[Copyrighted Material Omitted]
FROM THE ST. FRANCIS COUNTY CIRCUIT COURT [NO. 62CV-14-179],
HONORABLE CHALK MITCHELL, JUDGE
Thompson, Warmath & Dale, P.A., by: Robert F. Thompson,
Paragould, for appellant.
Williams, Selig, Gates & Woodyard, P.L.L.C., Little Rock, by:
M. Samuel Jones III and Brian A. Pipkin, for appellee.
J. HARRISON, Judge
appeal concerns the transfer of more than $ 1.2 million in
stock and the securities law of Arkansas. The main procedural
issue is whether the circuit court correctly granted summary
judgment in favor of First National Bank of Eastern Arkansas
on a complaint that William Ash filed against the bank. The
complaint raised breach-of-fiduciary-duty, conversion, and
replevin claims against First National Bank. Ash challenges
the circuit courts decision that he had legally transferred
his shares of stock in Bancshares of Eastern Arkansas, Inc.
to First National Bank of Eastern Arkansas, as the trustee
for the irrevocable testamentary trust Ashs mother had
created. Ash says he intended to put the stock into a
separate and new revocable trust that he thought he had
created with an attorneys help. Ash also contends that, even
if there was a transfer of stock to the irrevocable
testamentary trust, then the transfer still represents an
overreach by the bank and opens it up to some potential
liability such that summary judgment was improper. We agree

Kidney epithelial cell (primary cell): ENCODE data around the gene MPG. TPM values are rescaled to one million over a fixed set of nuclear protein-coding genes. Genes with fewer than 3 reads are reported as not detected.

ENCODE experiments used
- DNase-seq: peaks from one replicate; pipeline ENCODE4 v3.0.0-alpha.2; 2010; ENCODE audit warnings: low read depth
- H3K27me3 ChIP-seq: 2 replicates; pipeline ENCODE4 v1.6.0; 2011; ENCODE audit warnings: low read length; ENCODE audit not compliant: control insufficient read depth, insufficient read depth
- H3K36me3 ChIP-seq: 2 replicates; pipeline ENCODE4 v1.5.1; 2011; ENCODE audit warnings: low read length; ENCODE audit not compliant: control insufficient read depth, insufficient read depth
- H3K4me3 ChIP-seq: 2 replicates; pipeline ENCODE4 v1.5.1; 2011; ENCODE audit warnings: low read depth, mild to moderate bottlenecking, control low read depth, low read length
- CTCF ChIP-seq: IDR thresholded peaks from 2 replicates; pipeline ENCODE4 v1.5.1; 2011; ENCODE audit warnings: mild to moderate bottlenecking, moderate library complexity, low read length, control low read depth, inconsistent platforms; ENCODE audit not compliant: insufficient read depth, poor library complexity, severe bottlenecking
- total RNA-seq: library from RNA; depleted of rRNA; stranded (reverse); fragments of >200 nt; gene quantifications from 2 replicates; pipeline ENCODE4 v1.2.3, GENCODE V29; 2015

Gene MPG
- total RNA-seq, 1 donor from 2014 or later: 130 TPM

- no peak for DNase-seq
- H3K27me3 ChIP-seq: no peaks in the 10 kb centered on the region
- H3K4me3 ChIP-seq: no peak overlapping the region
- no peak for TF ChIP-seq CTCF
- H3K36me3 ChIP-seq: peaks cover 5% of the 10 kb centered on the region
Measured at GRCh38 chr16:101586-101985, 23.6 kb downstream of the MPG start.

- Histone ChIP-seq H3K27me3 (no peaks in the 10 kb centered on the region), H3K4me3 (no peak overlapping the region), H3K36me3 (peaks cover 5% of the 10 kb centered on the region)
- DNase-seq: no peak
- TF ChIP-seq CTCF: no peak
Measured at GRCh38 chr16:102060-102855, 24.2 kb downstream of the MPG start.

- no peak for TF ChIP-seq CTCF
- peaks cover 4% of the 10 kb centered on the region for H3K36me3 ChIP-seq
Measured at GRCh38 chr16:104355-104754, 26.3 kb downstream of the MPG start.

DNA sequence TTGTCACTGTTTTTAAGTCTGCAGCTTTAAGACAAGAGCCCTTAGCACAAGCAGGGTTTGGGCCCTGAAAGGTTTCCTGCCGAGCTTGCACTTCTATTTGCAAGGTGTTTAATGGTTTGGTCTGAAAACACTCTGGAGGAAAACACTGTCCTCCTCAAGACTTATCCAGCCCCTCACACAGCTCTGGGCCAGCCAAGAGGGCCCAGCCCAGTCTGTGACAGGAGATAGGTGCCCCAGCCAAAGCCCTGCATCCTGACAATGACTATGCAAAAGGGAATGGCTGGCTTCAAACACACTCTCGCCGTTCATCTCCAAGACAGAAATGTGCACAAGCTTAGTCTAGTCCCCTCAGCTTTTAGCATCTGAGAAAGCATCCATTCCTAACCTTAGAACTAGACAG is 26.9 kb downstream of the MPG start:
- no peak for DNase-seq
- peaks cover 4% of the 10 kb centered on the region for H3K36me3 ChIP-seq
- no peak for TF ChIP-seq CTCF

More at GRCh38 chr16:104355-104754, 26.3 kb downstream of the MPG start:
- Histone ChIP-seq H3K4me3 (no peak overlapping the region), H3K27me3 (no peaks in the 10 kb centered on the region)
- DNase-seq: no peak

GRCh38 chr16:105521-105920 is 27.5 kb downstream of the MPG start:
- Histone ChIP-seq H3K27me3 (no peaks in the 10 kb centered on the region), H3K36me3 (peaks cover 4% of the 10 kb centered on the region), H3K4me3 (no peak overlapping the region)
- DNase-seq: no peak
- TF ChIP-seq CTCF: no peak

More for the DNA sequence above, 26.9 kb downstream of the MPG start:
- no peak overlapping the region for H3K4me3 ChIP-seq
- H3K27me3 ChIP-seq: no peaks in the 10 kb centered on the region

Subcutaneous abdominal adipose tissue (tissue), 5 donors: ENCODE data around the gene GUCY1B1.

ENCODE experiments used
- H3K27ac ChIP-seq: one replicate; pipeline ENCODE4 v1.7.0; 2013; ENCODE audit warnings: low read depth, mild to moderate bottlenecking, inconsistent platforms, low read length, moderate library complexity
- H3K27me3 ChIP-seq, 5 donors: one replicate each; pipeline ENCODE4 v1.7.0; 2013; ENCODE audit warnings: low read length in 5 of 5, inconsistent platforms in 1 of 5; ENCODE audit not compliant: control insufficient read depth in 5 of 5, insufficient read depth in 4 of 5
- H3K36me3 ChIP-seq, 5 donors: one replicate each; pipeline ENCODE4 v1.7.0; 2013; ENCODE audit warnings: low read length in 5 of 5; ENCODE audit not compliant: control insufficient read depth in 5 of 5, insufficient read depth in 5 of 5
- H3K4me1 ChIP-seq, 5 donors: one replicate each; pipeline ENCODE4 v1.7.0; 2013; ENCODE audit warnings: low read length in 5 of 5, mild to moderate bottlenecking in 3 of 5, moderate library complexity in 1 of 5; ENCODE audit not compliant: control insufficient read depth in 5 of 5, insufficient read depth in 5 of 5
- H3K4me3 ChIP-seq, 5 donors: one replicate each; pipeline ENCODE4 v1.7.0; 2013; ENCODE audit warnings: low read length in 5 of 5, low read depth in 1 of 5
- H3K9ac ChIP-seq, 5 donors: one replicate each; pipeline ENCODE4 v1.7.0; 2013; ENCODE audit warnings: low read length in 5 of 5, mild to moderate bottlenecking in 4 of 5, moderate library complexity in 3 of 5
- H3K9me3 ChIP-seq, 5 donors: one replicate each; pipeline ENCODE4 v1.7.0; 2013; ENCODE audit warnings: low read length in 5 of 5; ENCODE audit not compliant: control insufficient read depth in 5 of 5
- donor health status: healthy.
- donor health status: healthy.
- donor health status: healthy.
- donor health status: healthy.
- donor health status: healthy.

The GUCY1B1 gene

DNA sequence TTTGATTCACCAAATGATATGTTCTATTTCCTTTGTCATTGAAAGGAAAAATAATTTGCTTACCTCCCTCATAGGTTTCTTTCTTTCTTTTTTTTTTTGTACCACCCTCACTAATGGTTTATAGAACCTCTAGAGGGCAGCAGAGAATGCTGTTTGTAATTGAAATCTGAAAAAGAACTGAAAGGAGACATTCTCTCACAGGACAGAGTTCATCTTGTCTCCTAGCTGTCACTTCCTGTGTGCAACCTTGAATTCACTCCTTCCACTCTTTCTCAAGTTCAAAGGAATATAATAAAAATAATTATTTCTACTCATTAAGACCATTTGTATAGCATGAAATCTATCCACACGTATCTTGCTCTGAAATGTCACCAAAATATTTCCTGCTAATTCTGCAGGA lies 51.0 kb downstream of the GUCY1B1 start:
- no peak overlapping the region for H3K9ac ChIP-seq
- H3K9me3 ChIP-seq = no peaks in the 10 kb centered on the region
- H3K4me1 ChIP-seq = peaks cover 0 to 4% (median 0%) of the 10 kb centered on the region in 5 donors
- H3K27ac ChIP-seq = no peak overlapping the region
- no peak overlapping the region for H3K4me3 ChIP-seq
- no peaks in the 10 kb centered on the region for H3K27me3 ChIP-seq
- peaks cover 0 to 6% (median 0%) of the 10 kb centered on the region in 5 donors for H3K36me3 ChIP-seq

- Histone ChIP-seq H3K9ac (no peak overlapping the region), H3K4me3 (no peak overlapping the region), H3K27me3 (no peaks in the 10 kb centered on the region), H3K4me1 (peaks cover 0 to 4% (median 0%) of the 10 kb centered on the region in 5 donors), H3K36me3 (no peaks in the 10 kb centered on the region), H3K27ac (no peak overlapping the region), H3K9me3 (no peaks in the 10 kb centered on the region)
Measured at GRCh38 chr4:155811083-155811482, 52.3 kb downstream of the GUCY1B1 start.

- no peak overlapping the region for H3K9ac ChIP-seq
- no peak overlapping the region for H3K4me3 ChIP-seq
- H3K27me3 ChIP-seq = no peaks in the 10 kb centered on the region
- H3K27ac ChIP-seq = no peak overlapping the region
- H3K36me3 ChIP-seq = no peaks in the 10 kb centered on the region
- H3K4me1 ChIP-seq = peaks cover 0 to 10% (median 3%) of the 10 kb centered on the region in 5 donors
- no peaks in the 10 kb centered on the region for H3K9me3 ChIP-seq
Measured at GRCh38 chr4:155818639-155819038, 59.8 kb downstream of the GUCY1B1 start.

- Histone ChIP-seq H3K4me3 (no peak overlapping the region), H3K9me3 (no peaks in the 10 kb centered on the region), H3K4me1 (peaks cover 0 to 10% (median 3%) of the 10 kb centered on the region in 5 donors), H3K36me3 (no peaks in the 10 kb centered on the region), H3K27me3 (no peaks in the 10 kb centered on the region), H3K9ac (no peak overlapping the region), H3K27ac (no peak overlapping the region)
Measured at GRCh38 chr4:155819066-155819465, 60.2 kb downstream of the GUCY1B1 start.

with Ash in part, and disagree in part.
The Previous Appeal (Ash I)
neither the parties nor this courts first rodeo. In 2017,
we vacated the St. Francis County Circuit Courts order
granting summary judgment to First National Bank and held
that the "court erred as a matter of law when it
determined that the stock power, standing alone, effectively
transferred the stock and foreclosed all of Ashs claims
under Arkansas law." Ash v. First Natl Bank of E.
Ark., 2017 Ark.App. 57, at 4, 513 S.W.3d 268, 271
(Ash I ). We stated that the "better
course" was for the parties to argue, and the circuit
court to decide, how a security is effectively transferred
under Arkansas law and
whether an adverse claim is foreclosed under this states
securities law. Id. ; see also Ark. Code
Ann. § § 4-8-101 to -603 (Repl. 2001 & Supp. 2017) (adopting
Uniform Commercial Code).
First National Banks unsuccessful attempt to seek review of
our first opinion in the Arkansas Supreme Court, the mandate
issued and the summary-judgment order was officially voided.
See Johnson v. Windstream Commcns, Inc.,
2014 Ark.App. 99, 2014 WL 580151. On remand in November 2017,
the circuit court set the case for a bench trial in 2018. In
December 2017, the bank filed a "post-appeal motion for
summary judgment" that also incorporated its previous
summary-judgment motion. Ash responded. But on the second
go-around Ash did not also ask the court for summary
judgment; he only asked the court to deny the banks motion
and to award all the relief requested in the complaint. Ash
attached seven exhibits to his response:
1. Stock certificate (included in the first appeal record)
2. Corporations shareholder agreement
3. Banks supplemental objections and responses to Ashs
third set of interrogatories and requests for production of
4. Deposition of William Campbell Ash dated 18 May 2015
(included in the first appeal record)
5. Deposition of William Campbell Ash dated 15 September 2015
(included in the ...